Let $G$ be a finite group and $k$ be a finite field of characteristic $p>0$ such that $p\mid |G|$.

Let $M$ be a $kG$-module which has an embedding $M\hookrightarrow kG^{reg}$ into the regular $kG$-module $kG^{reg}$.

Then $M$ corresponds to a right ideal of $kG$.


Is there a MAGMA command / procedure that has as input the $kG$-module $M$ and as output the corresponding right ideal $I$ in terms of giving me elements of the algebra $kG$ that generate $M$ as the right ideal $I$?

I only could find how to get a basis of the module $M$ in the manual, but not how to transform this into the elements of the algebra $kG$.

I would be very grateful for any help.

Thanks in advance.

EDIT (04.10.2020) :

I am in the following concrete situation:

Let $P$ be a non-trivial $p$-subgroup of $G$. Let $T$ be the trivial group.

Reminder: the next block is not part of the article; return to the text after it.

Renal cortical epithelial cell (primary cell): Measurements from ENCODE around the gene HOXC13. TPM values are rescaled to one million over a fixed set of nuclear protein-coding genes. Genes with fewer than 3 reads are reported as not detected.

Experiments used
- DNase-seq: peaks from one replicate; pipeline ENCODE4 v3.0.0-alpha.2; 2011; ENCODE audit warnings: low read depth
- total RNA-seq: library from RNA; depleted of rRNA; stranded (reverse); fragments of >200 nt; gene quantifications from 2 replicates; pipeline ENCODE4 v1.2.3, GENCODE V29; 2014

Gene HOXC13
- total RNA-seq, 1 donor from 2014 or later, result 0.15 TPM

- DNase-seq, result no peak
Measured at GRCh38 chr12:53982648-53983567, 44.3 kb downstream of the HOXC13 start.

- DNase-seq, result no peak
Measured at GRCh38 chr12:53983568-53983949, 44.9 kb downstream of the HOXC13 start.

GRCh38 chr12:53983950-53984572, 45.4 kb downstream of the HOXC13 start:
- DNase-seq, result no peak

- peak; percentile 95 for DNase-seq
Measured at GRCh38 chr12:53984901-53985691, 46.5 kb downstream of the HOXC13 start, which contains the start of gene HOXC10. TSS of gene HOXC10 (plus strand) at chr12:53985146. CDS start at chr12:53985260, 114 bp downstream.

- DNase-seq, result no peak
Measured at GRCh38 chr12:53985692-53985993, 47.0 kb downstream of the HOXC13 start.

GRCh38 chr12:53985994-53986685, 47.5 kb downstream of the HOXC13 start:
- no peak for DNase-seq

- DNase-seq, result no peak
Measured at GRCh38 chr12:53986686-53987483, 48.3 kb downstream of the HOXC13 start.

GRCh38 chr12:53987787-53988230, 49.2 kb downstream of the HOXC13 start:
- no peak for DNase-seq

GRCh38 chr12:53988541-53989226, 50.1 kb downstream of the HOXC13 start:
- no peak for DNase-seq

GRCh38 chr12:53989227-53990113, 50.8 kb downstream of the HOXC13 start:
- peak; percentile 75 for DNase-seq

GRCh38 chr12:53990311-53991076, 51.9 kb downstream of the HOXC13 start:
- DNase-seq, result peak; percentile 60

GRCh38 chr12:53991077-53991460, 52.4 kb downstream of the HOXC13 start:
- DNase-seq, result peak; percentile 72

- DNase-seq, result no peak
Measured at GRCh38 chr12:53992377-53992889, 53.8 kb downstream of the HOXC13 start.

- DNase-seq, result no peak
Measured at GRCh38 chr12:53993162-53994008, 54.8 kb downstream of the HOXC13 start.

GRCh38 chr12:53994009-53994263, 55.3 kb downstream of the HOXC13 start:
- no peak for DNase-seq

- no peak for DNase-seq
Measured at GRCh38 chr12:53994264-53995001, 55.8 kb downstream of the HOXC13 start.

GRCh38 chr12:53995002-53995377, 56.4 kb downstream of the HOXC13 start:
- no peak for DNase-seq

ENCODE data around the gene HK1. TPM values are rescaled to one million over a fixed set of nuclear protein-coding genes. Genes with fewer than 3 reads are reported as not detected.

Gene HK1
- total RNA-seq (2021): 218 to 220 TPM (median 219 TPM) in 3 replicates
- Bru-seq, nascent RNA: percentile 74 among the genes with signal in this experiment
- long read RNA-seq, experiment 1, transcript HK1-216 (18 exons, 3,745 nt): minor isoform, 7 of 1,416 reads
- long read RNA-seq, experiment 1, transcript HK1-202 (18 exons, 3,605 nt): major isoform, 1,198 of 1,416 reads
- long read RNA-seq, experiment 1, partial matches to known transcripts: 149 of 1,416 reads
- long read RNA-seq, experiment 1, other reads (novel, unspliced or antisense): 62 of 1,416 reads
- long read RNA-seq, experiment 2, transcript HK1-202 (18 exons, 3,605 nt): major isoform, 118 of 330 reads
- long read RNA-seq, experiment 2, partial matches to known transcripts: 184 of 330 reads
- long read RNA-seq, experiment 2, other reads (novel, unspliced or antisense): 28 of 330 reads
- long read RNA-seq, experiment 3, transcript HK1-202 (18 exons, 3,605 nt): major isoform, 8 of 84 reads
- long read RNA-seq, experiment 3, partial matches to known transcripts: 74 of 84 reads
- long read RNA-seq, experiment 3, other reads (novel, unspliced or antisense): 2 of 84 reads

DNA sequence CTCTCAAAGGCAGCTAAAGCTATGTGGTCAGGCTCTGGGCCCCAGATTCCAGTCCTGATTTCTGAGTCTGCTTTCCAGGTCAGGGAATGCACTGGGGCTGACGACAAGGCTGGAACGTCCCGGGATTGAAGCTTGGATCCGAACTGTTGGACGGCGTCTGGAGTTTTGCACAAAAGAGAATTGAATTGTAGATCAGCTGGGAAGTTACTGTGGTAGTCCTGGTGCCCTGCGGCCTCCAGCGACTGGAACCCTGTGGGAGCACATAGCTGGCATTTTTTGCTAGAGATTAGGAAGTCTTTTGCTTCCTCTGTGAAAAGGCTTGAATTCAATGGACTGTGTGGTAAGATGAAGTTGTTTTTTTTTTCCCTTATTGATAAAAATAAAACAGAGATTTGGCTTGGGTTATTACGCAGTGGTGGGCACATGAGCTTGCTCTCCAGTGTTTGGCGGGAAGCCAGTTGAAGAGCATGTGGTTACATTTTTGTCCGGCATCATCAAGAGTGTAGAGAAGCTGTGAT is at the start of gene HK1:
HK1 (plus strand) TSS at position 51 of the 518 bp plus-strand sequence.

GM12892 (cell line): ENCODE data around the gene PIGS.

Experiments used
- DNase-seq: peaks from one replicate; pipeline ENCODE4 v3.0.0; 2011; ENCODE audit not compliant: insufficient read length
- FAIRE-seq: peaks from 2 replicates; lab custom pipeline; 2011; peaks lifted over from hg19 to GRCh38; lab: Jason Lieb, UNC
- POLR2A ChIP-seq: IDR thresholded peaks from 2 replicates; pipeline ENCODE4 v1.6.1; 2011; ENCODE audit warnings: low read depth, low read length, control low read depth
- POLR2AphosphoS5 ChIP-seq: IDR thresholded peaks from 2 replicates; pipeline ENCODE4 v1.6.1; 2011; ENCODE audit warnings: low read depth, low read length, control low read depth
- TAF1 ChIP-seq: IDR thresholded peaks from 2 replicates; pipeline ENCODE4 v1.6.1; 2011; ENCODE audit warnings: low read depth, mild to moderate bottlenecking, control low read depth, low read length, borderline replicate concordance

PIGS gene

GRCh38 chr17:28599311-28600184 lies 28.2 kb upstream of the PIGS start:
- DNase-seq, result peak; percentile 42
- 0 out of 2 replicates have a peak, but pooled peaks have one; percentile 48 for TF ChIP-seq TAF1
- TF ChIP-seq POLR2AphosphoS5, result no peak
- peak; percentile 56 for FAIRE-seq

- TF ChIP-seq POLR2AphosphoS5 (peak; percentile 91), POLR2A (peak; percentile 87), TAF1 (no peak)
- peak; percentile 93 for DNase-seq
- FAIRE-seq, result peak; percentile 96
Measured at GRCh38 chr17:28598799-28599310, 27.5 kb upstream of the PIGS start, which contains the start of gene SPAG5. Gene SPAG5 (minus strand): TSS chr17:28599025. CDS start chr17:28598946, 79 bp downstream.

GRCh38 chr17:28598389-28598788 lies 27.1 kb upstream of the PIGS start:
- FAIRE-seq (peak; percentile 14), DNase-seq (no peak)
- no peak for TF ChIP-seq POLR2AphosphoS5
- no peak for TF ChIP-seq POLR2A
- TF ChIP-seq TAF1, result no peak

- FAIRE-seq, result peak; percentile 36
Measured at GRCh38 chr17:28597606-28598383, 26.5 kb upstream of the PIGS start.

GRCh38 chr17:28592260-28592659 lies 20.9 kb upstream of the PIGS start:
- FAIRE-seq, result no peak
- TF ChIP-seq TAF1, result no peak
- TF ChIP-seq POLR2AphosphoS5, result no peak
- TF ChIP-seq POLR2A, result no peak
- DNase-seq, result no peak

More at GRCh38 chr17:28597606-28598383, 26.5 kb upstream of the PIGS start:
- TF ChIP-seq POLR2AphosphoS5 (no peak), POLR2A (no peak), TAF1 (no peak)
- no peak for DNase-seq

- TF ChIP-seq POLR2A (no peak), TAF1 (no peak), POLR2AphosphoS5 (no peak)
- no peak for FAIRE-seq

Consider the $kP$-module $M:= k \uparrow_T^{P}\cong {kP}^{\text{reg}}$.

$M$ is a permutation module. Hence, $k_P$ is a submodule of $M$ (namely, $\{\lambda\cdot (1,1,1,\dots , 1)^t | \lambda\in k\} \cong k$, if $M$ is given as a representation via permutation matrices).

Since $kG$ is free as $kP$-module, the induction functor is exact.

Thus, via induction, we get the $kG$-module $N:=k\uparrow_P^G$ as a submodule of $M\uparrow_P^G\cong {kG}^{\text{reg}}$.

I would like to get $N$ (and all of its direct summands) as a right ideal of $kG$ and couldn't find out how to do this in MAGMA.

Cross-reference: https://mathoverflow.net/questions/373514/magma-question-concerning-the-transformation-of-a-kg-module-m-into-a-right

  • $\begingroup$ I don’t understand the question. You said $M$ is embedded. That tells you exactly what elements are the copy of $M$ inside the group ring. Of course you can’t have a method that takes a module and tells you the image because the image inside the group ring may not exist. You’d need to specify the map, too. And the map tells you right away what you’re looking for, does it not? $\endgroup$
    – rschwieb
    Oct 4, 2020 at 3:18
  • $\begingroup$ Thank you very much for the comment. You are right. My formulation of the question was very bad. I edited the question. $\endgroup$ Oct 4, 2020 at 14:08


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